Click to hide or show the feedback form

Bookmark and ShareBookmark


Lesson Plan: Environmental Racism

by Margaret Andersen, University of Delaware

I. Learning Objective(s)

Teaches basic communication skills (group work, oral presentation, writing, if you add a written component).

Lets students observe sociological process through the group dynamics that emerge in the exercise; it is important that they discuss how this happened following the completion of the exercise.

Shows students how sociological processes can be observed in community and organizational behavior.

Identifies in “real” interaction how collective behavior and social movements arise from collective grievances. 

II. Rationale for Objectives

Helps students explore the topic of environmental racism, but to do so by taking the perspective of social groups whose perspective may differ from that of their own.

III. Materials/Time

Time: Can be used as a one hour in-class exercise or adapted to fit over several days.

IV. Procedures


        (1) Introduction

Organize the class in several groups, each group representing a different set of interests regarding a proposed hospital waster incinerator. Groups can include: a community-based group of citizens opposed to the proposed facility; company owners from a waste-hauling business; hospital administrators; a national environmental organization (such as the Sierra Club); government representations (such as from the Environmental Protection Agency).

        (2) Activity

Working in their small groups, ask students to make a list of their objections or support for the proposed facility (give them one-half hour for this). Each group should also select a note-takes to write down all the points the group identifies; they should also elect a spokesperson to later speak for the group. After groups have completed their discussion, have each of the spokespersons present their case to the class as a whole (Allow 5 minutes per group). Then ask the class as a whole to vote on whether the proposal is accepted. Following the group discussion, ask the original groups to reconvene and discuss their reaction. What further avenues do the different groups have if they are dissatisfied with the results? How would they proceed?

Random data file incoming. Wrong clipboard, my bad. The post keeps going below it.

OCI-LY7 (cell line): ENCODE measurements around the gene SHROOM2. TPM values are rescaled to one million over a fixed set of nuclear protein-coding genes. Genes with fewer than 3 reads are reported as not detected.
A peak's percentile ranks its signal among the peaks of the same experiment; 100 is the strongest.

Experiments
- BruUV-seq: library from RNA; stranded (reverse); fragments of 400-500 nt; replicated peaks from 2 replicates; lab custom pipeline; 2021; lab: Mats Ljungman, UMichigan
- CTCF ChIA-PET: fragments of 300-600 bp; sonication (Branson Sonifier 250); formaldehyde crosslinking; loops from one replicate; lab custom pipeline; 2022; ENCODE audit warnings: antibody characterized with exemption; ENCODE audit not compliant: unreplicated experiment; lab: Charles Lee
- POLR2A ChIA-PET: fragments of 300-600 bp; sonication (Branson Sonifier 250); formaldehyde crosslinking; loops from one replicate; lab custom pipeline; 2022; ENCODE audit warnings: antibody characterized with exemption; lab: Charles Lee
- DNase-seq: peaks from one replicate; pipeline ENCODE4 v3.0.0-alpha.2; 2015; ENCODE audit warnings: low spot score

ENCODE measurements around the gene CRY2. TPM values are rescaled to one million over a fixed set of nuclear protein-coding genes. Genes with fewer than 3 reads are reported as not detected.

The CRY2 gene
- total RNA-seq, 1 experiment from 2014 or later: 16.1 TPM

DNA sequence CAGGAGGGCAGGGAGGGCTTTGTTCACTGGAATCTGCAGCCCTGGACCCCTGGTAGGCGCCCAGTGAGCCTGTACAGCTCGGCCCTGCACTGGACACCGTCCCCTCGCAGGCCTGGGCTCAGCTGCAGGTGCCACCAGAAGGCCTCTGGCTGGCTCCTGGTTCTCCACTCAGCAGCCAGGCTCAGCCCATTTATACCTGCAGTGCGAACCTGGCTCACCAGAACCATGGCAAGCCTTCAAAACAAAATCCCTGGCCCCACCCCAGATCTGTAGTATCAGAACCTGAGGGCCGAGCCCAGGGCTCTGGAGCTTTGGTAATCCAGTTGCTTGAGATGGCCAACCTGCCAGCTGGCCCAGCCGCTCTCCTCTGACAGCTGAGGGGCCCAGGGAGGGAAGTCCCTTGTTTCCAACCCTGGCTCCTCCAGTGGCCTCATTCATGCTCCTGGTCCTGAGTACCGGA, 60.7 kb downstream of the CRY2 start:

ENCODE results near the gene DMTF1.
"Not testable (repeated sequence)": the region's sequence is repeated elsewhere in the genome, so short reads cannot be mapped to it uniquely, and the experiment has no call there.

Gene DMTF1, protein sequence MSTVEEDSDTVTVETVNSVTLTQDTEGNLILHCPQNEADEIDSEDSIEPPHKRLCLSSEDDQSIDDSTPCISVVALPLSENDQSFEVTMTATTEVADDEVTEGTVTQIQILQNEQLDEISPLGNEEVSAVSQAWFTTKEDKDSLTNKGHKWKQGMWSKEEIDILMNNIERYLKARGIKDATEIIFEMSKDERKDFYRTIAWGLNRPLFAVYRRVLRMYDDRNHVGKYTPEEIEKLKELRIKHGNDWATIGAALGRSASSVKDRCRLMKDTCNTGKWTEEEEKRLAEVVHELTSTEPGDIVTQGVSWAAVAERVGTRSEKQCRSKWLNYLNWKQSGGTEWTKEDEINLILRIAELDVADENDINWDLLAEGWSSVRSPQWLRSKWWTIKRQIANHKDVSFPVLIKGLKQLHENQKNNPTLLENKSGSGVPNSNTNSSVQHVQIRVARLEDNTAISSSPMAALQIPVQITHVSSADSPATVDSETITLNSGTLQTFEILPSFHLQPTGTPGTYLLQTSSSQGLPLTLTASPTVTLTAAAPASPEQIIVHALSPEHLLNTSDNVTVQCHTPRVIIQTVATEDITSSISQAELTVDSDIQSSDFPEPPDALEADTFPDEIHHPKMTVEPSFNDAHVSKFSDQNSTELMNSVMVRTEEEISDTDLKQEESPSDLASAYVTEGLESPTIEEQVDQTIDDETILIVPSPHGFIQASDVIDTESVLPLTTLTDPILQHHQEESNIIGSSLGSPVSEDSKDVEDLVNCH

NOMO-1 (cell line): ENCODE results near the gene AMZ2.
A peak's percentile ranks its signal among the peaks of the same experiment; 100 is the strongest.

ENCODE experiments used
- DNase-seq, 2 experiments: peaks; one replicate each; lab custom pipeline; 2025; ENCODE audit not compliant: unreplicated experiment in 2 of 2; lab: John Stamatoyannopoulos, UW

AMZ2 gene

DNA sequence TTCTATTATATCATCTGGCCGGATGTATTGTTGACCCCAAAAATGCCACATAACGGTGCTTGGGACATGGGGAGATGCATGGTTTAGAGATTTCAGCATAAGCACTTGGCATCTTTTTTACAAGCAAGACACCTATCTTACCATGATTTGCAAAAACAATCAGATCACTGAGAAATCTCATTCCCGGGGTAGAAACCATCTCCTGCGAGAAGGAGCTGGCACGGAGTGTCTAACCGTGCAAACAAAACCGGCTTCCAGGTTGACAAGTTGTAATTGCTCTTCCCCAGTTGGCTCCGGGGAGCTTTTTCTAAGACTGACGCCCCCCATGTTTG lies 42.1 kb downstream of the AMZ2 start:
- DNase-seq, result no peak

(3) Discussion

You can use this as the basis for a class discussion on numerous topics: the emergence of collective behavior and social movements; the role of government in resolving conflict; the relationship between government and business interests, and so forth. You could also extend the exercise by developing the group discussion over more than one class period so that students are given time outside of class to learn about actual events involving such disputes.

V. Evaluation/Assignment

Have students discuss in class what they learned from this group-based exercise-both about environmental racism and about the formation of group collective action.

VI. Supplementary Materials


Pellow, David Naguib. 2002. Garbage Wars: The Struggle for Environmental Justice in Chicago.

Cambridge, MA: MIT Press.


Using Chicago as a research site, Pellow examines how environmentally friendly actions, such as recycling, actually disadvantage minority and poor communities that are targeted as dumping sports for waste and incineration.